The Supreme Court asked the Centre on Monday about the vaccine-procurement policy by referring to the fact that states are in the process of issuing global tenders to procure jabs for coronavirus.
A bench, headed by Justice D Y Chandrachud and also comprising Justices S Ravindra Bhat and L Nageswara Rao, was hearing a suo motu case related to supply of essential medicines, vaccines and medical oxygen to coronavirus patients.
"Several states are issuing global tenders to procure foreign vaccines for COVID-19 and is this policy of the central government?" the bench asked Solicitor General Tushar Mehta.
The Centre said the entire eligible population would be vaccinated by the end of 2021.
The government is in talks with companies like Pfizer and if it succeeds, then the timeline for completing the vaccination would change, the law officer said.
Frequently Asked Questions
A vaccine works by mimicking a natural infection. A vaccine not only induces immune response to protect people from any future COVID-19 infection, but also helps quickly build herd immunity to put an end to the pandemic. Herd immunity occurs when a sufficient percentage of a population becomes immune to a disease, making the spread of disease from person to person unlikely. The good news is that SARS-CoV-2 virus has been fairly stable, which increases the viability of a vaccine.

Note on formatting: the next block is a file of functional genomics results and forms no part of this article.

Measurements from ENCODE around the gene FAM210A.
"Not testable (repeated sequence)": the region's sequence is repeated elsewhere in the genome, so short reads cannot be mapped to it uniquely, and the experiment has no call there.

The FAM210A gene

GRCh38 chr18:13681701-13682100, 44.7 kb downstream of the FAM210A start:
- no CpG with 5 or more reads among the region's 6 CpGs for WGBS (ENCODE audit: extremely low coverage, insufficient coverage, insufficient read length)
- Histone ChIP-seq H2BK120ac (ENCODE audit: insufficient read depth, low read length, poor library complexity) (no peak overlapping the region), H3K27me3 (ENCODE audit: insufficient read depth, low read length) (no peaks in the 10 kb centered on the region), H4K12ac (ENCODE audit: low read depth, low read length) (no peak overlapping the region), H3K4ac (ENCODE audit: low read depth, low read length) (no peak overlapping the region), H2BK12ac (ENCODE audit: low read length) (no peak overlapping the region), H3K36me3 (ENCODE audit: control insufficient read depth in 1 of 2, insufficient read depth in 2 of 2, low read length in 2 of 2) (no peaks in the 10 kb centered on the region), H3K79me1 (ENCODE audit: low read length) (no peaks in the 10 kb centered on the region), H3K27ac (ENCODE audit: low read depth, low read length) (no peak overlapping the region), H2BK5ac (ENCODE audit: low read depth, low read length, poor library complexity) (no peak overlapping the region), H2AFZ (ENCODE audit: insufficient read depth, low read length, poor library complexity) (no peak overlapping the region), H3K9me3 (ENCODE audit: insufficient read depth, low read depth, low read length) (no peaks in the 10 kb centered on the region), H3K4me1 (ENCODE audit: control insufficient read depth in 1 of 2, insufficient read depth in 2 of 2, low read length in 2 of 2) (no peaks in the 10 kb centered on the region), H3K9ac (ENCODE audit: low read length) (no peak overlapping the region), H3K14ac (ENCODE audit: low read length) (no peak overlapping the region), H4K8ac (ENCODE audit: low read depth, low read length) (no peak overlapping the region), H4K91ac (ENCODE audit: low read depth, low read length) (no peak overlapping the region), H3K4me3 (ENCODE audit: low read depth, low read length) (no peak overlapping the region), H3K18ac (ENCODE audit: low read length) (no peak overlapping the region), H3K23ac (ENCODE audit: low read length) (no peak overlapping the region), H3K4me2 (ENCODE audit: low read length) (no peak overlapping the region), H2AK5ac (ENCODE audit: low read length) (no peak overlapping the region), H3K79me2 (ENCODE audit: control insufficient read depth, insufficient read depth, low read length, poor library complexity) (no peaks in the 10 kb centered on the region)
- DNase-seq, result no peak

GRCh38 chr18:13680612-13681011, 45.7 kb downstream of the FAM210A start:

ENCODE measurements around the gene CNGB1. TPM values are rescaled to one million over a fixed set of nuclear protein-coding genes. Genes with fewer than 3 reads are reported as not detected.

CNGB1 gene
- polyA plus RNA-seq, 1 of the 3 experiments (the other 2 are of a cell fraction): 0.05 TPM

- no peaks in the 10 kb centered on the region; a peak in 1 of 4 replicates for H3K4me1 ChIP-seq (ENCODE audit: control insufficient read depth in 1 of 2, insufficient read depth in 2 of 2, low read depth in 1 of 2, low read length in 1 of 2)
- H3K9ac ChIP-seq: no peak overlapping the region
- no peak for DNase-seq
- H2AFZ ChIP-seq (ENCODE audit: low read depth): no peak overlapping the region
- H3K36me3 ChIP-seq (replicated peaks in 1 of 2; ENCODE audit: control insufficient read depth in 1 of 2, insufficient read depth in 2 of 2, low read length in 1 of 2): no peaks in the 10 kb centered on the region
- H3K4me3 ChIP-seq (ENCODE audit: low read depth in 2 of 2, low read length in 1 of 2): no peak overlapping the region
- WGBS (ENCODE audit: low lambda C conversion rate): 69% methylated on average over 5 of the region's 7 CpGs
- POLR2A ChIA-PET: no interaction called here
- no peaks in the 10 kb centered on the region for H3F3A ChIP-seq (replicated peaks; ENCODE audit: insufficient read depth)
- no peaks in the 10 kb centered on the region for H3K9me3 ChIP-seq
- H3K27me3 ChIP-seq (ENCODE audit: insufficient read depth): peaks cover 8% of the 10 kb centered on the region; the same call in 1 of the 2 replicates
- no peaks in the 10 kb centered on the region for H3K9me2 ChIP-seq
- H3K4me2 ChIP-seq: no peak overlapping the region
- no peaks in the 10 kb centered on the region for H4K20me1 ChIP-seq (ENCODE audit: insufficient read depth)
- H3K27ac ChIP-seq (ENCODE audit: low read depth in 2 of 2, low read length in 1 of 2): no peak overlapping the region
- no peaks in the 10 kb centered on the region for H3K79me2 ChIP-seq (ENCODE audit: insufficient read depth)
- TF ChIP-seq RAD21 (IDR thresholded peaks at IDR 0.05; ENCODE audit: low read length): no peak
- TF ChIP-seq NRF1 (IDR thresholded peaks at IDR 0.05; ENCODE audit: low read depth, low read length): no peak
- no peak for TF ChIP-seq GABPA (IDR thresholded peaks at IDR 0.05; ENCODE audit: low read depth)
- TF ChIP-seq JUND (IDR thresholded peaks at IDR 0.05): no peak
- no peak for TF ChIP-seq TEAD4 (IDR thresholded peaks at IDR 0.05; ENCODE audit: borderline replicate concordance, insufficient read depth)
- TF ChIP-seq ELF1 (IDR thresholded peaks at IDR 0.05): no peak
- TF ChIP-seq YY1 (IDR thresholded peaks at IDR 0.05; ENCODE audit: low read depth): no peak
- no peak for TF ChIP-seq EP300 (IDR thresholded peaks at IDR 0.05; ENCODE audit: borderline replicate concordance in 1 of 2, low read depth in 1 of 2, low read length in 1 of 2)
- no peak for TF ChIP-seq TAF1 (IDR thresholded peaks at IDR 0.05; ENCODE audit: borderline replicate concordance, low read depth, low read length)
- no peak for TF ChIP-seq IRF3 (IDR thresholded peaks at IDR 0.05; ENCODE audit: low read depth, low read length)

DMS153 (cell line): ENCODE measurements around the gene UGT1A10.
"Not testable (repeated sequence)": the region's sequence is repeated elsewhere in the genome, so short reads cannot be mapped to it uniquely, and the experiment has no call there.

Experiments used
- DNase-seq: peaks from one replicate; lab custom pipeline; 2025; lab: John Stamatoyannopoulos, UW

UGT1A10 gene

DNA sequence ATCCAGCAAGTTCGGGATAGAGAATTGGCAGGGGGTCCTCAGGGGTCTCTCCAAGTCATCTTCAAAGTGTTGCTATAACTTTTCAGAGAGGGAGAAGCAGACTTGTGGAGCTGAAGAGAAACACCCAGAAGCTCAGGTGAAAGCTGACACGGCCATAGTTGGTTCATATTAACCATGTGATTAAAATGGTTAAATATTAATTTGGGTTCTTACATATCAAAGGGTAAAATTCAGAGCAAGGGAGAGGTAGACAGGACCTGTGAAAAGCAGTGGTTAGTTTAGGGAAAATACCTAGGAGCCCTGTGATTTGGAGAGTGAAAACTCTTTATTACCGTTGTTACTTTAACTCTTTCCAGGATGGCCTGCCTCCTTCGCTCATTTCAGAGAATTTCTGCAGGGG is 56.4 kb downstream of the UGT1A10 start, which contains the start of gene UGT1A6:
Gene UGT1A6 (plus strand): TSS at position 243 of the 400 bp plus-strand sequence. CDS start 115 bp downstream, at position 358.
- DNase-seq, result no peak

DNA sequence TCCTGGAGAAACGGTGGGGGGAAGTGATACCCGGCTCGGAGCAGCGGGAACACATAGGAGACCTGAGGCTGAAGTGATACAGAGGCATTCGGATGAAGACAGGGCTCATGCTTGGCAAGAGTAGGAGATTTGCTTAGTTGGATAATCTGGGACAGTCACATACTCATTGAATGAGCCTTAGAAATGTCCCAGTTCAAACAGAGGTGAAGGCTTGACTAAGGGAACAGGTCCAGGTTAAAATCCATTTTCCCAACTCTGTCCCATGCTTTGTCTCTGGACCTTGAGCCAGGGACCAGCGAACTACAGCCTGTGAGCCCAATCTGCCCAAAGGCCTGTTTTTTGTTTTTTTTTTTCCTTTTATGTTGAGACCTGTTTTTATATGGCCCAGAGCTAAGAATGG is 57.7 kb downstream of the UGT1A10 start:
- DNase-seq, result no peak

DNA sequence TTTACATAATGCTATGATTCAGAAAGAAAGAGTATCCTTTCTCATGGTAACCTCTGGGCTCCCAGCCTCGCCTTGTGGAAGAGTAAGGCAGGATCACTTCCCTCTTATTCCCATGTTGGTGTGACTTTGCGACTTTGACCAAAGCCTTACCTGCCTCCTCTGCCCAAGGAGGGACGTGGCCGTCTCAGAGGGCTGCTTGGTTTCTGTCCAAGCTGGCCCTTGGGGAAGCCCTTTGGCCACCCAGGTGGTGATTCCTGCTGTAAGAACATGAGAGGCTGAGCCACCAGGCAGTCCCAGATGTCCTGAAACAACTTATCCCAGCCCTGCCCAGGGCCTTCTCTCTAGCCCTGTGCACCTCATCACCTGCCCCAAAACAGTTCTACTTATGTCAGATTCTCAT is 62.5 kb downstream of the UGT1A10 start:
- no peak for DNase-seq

There are broadly four types of vaccine — one, a vaccine based on the whole virus (this could be either inactivated, or an attenuated [weakened] virus vaccine); two, a non-replicating viral vector vaccine that uses a benign virus as vector that carries the antigen of SARS-CoV; three, nucleic-acid vaccines that have genetic material like DNA and RNA of antigens like spike protein given to a person, helping human cells decode genetic material and produce the vaccine; and four, protein subunit vaccine wherein the recombinant proteins of SARS-COV-2 along with an adjuvant (booster) is given as a vaccine.
Vaccine development is a long, complex process. Unlike drugs that are given to people with a diseased, vaccines are given to healthy people and also vulnerable sections such as children, pregnant women and the elderly. So rigorous tests are compulsory. History says that the fastest time it took to develop a vaccine is five years, but it usually takes double or sometimes triple that time.
The hearing is continuing.Earlier, the top court had constituted a 12-member National Task Force to formulate a methodology for the scientific allocation of oxygen to the states and Union territories for saving lives of COVID patients and to facilitate a public health response to the pandemic.